Saturday, May 23, 2009

The Pathway on the Web

As I sit this morning looking over the many web tools that I used to read the news, stay in touch with friends and generally stay connected, I am pondering the future of the Pathway to Discipleship and its relationship to the web.   We have already talked about online version of the classes but so far I have been dragging my feet.  The reason is that the courses in the pathway are not just about gaining information, they are about transformation and transformation tends to happen in the midst of other people.  However, I have two objections to my own resistance.  First of all, while that is great in theory, some people just can't commit to being in the classes.  It is not just a matter of motivation.  Some people travel throughout the week and some people work hours that just can't match up to when we offer stuff.  Second, social media is reaching the point of development that people might be able to learn online in community.  There are already a number of online learning communities.  (In fact there have been for some time, I remember learning web authoring at ZDNet University a decade ago.)  There are also already online church communities.  (Check out LifeChurch.TV)

So, I am still thinking.  Feel free to post your thoughts: pros, cons, ideas, etc. on bring the pathway to cyberspace.



Wednesday, May 20, 2009

Watch This Space

Sorry the blog has been a bit sparse.  Things are really rolling at The U and that hasn't left much time for writing, nor reading, nor resting.  I am working on that.  Every so often things need a little realignment so that my life actually reflects where I am trying to go and what I am trying to do.

Annual Conference is always a good time for me to reflect on priorities.  Three plus days of sitting gives me lots of times to think.  I hope to be able to blog or at least twitter on the action on the constitutional amendments and anything else fun that may come during the first session with our new Bishop.



Monday, May 11, 2009

The Trouble with Quibbles

I just read an essay by Hank Stuever from The Washington Post called "The Trouble With Quibbles With Films Like 'Star Trek,' Overzealous Fans Exert an Unhealthy Pressure on Moviemakers."  As you can tell from the title, the essay deals with the extreme pressure put on movie makers by fans.  When books are turned into movies, when sequels are made and when legacy series are continued, there is a level of expectation from the fans that the production be "done right" and a sense of betrayal when the film does not do justice to the original.

This pressure was especially apparent during the release of the new Star Trek movie.  Trekkies lined up, not just to enjoy the new movie, but to put their "Trek" stamp of approval on it and quibble over anything that had been done wrong.  Stuever points out that this is about more than  Star Trek, this seems now to be part of our culture.  "We criticize films even as they play before us, tweeting our observations from the theater. Many people watch "Lost" each week at a keyboard, hitting send at each commercial break."  Stuever continues,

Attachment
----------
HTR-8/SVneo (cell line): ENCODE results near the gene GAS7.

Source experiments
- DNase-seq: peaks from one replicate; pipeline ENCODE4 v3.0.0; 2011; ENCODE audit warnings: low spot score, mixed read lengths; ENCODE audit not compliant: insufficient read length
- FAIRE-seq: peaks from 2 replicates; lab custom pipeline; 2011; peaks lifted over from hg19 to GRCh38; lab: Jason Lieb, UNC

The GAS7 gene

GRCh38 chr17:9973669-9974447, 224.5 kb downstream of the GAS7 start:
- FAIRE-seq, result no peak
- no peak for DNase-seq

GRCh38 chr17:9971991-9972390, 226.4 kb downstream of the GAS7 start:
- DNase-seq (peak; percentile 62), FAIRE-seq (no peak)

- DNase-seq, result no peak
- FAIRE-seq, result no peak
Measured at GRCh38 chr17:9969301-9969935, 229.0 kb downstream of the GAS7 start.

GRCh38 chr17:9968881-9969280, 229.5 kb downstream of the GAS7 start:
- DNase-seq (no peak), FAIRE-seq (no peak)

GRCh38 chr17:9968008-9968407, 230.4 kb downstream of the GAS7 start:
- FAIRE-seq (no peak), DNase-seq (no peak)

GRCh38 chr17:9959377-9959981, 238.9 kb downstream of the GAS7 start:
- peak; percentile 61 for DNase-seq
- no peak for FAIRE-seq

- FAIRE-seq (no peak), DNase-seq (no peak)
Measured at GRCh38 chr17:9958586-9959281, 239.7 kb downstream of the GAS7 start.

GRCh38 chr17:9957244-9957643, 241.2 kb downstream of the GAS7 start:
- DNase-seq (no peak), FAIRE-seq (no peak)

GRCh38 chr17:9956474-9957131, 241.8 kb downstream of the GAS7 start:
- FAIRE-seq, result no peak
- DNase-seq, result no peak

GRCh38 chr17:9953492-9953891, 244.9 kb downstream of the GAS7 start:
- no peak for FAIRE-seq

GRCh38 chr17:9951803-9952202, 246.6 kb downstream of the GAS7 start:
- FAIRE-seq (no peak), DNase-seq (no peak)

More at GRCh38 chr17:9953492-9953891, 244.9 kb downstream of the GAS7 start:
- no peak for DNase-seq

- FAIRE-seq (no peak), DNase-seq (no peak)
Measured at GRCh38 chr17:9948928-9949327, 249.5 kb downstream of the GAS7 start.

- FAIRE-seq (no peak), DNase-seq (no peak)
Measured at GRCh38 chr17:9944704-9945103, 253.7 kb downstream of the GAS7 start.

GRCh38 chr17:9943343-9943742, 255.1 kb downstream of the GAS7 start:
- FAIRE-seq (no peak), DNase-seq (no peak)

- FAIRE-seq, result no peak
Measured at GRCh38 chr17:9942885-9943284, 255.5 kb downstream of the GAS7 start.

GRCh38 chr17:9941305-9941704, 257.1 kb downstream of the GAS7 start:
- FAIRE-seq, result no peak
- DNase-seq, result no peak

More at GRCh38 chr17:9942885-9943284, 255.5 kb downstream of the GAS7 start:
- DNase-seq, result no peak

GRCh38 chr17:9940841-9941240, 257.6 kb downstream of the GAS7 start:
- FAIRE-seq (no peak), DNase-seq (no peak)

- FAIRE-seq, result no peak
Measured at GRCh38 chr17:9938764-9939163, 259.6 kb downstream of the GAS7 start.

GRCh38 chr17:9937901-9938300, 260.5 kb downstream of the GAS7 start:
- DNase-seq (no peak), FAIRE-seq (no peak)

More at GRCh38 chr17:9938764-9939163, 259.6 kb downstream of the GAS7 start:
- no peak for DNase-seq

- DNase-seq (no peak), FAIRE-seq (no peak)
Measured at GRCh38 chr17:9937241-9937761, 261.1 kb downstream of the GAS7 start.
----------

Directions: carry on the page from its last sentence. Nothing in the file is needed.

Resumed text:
Without holding a single document of copyright entitlement, you and thousands (millions!) like you nevertheless experience a chronic fear of violation: Your beloved boob-tube rerun is being made into a big-budget movie. The book you read eight times in fourth grade is getting adapted to the screen. The cartoon character that was on your favorite lunchbox is going to be revivified by sexy actors. They screwed up "Speed Racer." They got Spider-Man right and then ruined Daredevil. You brace yourself for the worst, because the worst happens so often.

When I got to that paragraph, I started thinking, "this sounds familiar."  The same critical ownership reaction happens every week in the life of the church.  Let me be very clear about one difference.  Christians do have a certain amount of ownership in the worship life of the church.  We are not disconnected consumers of religious entertainment.  However, the reaction can feel the same.  Over and over, at all three churches I have served, I have heard the phrase, "I can't believe you changed ___________."  The church had altered the script, strayed from the original and a major injustice had been done.  

"We used to read prayer concerns aloud."

"The sermon used to be at the end of the service."

"We always used to do the creed at the beginning of the service."

"We never used to sing music like this."

It is funny.  As I started to compare the church to the movie world, the author began to related the movie world to the church.

All the church words and metaphors people come up with to describe blockbusters and devoted fandom apply: Is it faithful? Will I feel betrayed? Is it canon? Will I still believe? Summertime filmmaking is church now. Pity the producers, directors, screenwriters and actors who take on a science-fiction or fantasy project and must first make an appearance at Comic-Con or some such convention-center cathedral gathering, so as to genuflect before fans of the older version, the classiccomic or the original TV show.